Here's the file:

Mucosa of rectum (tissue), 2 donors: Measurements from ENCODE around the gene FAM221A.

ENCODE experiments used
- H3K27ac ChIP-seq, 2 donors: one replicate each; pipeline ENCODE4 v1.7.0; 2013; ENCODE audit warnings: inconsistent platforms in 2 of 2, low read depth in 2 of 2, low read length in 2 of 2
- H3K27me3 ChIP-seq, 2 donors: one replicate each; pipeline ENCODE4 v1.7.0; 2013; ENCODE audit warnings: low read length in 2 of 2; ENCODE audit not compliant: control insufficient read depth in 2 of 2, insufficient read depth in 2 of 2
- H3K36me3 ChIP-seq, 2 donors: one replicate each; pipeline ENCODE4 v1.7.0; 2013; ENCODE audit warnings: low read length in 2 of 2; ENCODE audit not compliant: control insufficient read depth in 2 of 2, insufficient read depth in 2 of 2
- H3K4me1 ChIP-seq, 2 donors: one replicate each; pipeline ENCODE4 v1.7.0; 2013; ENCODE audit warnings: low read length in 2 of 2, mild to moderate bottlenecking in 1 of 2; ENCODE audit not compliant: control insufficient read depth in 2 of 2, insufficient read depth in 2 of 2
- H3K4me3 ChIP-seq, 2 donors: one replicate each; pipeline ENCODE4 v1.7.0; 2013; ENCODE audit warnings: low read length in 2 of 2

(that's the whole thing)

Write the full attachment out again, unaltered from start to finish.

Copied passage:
Mucosa of rectum (tissue), 2 donors: Measurements from ENCODE around the gene FAM221A.

ENCODE experiments used
- H3K27ac ChIP-seq, 2 donors: one replicate each; pipeline ENCODE4 v1.7.0; 2013; ENCODE audit warnings: inconsistent platforms in 2 of 2, low read depth in 2 of 2, low read length in 2 of 2
- H3K27me3 ChIP-seq, 2 donors: one replicate each; pipeline ENCODE4 v1.7.0; 2013; ENCODE audit warnings: low read length in 2 of 2; ENCODE audit not compliant: control insufficient read depth in 2 of 2, insufficient read depth in 2 of 2
- H3K36me3 ChIP-seq, 2 donors: one replicate each; pipeline ENCODE4 v1.7.0; 2013; ENCODE audit warnings: low read length in 2 of 2; ENCODE audit not compliant: control insufficient read depth in 2 of 2, insufficient read depth in 2 of 2
- H3K4me1 ChIP-seq, 2 donors: one replicate each; pipeline ENCODE4 v1.7.0; 2013; ENCODE audit warnings: low read length in 2 of 2, mild to moderate bottlenecking in 1 of 2; ENCODE audit not compliant: control insufficient read depth in 2 of 2, insufficient read depth in 2 of 2
- H3K4me3 ChIP-seq, 2 donors: one replicate each; pipeline ENCODE4 v1.7.0; 2013; ENCODE audit warnings: low read length in 2 of 2